Firstly, a huge thank you to Bloomsbury for sending me a copy of this book in exchange for an honest review.
One day Michka finds that she is missing something, a part of her feels lost and that frightens her. Wanting to protect and ensure the best for her, Marie, a girl who is like a daughter to Michka, moves her into a home where she will be safe. However, this makes Michka even more afraid. Each day she loses more of her words, her ability to express herself, which is just one thing that frightens her. At the home she meets Jérôme, a speech therapist who is determined to help the ageing population keep hold of their words. However, Michka has an old debt she needs to repay but will she be able to before she loses language completely…?
Gratitude centres on the lives of three characters, with the narrative alternating between them. We have Marie, a young woman who has had a troubled childhood, Jérôme an optimistic speech therapist who dedicates himself to helping older people reclaim lost language and finally Michka, a woman who has spent her entire life working with words but they have suddenly started to disappear. Although this is a novella, you very quickly build a relationship and become endeared to each character in a way that feels as though you have known them for a lot longer. Whilst Michka is the protagonist of the novella, we primarily see her through Marie’s and Jérôme’s perspectives. I thought this was a great way of introducing her character. She was so strong and determined yet scared and vulnerable which felt so genuine and raw which broke my heart.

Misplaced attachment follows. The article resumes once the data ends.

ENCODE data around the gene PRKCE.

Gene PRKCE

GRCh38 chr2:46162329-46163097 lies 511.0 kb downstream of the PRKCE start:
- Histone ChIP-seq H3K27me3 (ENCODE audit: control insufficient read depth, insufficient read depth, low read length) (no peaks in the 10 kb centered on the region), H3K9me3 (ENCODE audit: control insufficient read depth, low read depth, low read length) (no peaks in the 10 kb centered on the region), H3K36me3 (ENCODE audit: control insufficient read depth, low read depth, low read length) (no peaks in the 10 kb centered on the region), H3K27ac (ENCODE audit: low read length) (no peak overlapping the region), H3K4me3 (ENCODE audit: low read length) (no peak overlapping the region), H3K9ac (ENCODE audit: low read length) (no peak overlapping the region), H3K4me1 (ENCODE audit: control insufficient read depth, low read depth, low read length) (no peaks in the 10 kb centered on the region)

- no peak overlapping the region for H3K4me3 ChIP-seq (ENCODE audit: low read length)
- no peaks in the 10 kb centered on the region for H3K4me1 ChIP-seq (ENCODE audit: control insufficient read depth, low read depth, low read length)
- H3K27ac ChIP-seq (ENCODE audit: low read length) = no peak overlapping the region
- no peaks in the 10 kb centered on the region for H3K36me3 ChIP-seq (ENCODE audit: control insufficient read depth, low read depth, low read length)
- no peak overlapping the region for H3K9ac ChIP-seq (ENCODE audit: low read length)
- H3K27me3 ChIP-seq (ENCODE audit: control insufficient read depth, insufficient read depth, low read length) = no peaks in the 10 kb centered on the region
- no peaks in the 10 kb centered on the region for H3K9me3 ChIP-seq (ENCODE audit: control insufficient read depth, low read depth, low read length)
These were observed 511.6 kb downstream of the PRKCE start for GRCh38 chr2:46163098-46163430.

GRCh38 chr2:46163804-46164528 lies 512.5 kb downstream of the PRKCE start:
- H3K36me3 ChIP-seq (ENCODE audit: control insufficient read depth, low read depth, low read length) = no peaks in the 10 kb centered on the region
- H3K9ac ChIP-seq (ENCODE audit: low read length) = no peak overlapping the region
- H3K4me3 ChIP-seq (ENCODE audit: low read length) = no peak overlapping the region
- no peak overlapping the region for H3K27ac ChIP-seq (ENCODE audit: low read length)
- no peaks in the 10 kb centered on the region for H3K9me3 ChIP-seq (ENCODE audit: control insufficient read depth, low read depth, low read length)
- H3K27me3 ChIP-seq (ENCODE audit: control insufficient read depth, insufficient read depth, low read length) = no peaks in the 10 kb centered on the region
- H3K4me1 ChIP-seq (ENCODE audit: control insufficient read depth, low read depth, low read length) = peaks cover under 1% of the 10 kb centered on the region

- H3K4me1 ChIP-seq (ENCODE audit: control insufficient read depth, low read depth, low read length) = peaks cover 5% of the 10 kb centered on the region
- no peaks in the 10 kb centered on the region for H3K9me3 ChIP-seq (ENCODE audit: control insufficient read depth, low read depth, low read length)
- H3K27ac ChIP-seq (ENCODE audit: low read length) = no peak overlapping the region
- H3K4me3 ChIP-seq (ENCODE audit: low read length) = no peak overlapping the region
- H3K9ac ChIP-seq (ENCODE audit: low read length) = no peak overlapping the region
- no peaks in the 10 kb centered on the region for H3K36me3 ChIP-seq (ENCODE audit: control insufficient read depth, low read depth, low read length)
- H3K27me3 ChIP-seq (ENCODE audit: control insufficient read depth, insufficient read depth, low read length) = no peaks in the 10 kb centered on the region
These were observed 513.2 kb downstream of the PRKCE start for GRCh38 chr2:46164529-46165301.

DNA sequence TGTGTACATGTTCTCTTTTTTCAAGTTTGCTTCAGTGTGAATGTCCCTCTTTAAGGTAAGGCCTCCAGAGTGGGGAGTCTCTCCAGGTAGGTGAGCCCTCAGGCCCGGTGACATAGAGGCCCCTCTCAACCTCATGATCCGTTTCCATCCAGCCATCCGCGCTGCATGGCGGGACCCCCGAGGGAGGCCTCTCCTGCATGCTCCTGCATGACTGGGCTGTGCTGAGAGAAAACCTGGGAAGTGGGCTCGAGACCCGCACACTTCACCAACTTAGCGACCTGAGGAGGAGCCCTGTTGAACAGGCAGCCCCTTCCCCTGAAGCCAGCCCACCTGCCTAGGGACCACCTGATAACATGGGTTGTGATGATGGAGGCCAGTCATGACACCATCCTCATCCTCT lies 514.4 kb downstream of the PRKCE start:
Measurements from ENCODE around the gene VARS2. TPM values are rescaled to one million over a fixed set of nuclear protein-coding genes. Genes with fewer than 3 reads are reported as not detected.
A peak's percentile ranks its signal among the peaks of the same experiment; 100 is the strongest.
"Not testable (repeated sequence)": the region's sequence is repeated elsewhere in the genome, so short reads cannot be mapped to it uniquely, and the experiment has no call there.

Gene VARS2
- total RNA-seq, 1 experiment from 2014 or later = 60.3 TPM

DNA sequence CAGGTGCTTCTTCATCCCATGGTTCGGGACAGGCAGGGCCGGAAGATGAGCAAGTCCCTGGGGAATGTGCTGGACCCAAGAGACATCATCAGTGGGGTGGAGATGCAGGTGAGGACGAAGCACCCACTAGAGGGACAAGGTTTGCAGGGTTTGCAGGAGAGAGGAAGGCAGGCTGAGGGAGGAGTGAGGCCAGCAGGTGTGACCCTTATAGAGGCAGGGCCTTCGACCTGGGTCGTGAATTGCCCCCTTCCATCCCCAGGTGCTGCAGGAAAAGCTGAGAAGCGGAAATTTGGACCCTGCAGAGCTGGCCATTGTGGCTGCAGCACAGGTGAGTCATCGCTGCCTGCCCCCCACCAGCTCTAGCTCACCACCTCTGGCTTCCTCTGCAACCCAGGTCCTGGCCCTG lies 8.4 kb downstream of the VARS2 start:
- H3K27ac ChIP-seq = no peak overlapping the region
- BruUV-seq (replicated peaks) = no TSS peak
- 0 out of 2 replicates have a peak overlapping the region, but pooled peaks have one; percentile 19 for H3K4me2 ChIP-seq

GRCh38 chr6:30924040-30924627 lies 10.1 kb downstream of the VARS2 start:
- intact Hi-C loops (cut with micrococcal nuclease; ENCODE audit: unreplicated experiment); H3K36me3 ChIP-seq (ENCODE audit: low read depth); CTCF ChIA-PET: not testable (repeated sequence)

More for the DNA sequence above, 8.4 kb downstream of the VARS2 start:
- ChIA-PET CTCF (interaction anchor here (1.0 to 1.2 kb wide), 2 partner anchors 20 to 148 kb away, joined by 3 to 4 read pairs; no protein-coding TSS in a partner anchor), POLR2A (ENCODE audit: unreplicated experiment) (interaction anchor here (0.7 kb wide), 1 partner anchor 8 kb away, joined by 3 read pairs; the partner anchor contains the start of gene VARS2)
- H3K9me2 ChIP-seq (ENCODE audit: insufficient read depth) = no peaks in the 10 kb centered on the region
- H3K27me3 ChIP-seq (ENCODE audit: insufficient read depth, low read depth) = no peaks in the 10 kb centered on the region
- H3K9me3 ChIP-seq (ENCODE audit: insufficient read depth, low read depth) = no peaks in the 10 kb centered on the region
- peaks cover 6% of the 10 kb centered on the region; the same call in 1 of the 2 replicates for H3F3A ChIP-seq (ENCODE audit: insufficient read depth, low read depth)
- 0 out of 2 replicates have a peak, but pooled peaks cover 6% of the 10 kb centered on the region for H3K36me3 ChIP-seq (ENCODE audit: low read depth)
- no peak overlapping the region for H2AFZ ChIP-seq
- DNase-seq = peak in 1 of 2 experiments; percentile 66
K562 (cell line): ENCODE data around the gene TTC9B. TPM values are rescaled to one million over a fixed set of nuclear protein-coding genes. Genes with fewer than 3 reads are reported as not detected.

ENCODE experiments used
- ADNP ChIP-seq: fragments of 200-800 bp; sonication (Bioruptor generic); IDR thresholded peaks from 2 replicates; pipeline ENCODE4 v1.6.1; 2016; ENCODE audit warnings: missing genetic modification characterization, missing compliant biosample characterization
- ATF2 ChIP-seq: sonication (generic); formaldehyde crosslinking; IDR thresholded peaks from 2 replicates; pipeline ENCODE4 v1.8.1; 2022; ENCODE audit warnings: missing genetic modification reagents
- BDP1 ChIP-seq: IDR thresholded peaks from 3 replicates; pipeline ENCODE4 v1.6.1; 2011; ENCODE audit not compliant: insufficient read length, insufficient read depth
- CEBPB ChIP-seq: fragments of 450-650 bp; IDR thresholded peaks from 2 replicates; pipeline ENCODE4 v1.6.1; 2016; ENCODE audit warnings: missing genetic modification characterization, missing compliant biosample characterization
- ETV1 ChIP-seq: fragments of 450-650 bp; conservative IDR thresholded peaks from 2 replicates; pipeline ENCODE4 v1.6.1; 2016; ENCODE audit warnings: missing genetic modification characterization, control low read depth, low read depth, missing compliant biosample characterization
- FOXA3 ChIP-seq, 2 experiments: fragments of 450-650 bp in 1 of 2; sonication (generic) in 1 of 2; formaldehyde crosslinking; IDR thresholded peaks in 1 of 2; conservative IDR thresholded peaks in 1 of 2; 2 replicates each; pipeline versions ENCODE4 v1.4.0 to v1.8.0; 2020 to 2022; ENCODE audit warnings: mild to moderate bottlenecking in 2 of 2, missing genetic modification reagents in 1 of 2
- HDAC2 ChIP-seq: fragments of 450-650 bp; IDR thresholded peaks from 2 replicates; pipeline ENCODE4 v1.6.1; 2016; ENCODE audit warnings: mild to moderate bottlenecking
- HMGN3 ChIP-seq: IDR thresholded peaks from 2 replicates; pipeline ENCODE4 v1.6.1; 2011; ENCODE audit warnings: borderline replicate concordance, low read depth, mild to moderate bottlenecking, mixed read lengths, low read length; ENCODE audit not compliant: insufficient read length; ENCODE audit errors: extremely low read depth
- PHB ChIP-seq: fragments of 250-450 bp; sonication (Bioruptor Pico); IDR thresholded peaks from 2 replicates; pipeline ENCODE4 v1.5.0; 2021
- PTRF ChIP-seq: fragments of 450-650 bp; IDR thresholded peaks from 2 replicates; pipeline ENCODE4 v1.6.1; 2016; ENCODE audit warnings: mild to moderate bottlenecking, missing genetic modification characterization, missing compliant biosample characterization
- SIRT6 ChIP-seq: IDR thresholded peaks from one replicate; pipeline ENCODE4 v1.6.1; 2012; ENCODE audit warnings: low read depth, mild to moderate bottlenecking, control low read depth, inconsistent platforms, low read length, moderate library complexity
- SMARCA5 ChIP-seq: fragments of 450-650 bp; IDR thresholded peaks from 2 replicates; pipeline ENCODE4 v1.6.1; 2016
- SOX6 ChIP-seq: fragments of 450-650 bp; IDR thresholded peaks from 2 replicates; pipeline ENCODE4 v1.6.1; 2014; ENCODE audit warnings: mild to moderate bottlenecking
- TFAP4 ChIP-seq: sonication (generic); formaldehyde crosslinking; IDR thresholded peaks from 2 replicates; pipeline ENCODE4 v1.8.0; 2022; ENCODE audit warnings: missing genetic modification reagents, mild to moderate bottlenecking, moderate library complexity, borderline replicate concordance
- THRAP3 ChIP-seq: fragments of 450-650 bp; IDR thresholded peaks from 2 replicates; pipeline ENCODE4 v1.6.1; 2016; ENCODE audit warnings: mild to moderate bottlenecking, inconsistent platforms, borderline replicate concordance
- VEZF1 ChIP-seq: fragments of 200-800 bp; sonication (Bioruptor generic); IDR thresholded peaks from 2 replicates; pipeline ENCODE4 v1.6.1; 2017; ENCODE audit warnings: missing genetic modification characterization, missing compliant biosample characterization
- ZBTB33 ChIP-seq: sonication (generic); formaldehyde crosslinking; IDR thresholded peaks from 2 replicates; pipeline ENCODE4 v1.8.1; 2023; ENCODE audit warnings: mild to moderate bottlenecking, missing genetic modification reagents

I also loved the different ways she interacted with Marie and Jérôme and what she does for these people even if she doesn’t realise it. We also learn a lot about Michka just through what Marie and Jérôme do for her and what they think about her. Seeing how they have opened their hearts to her and how she does the same means you find it happening to you too. I also really loved Jérôme and his love of his work. I just loved his view of his work and the people that he worked with. It was so fascinating to read, both somber and inspiring.
The way that de Vigan illustrates Aphasia and its impact on Michka, and those around her, was particularly well done. At first it just appeared to be the odd slip of the tongue but as the story progressed we saw how it’s much more than that. This is made even more impactful by the fact that this is a novella, so it seems to take hold of her very quickly. Additionally, the fact that the novel is written in such a beautifully poetic, almost lyrical, way really emphasised the importance and power of language so to witness a character begin to lose this was a very emotional read.
However, whilst this novella is powerful and emotional, there are plenty of moments that make you smile and make you think. Whilst I would have loved Michka’s past to be further developed and more information regarding her ‘guilt’ to be shared, the fact that she was determined to do and to find, as well as the connections she made through her life was so fascinating and inspiring. The entire theme of this novel is, as the title suggests, ‘gratitude’ but more importantly to get you to reflect upon when you have been thankful, genuinely too not just small everyday thank yous. This novella also serves as a reminder to tell those you love how you truly feel, how they have genuinely helped you or helped shape you for the better. As the novella points out, there is no set or ‘proper’ way to measure gratitude, yet it’s still important to express it while you can regardless. Which, now more than ever, seems even more important.
I really enjoyed spending a couple of hours with these characters and reading their stories, and although I shed some tears at times I feel better for having read it. This novella seems to have come at the perfect time and it’s one you should definitely make time for.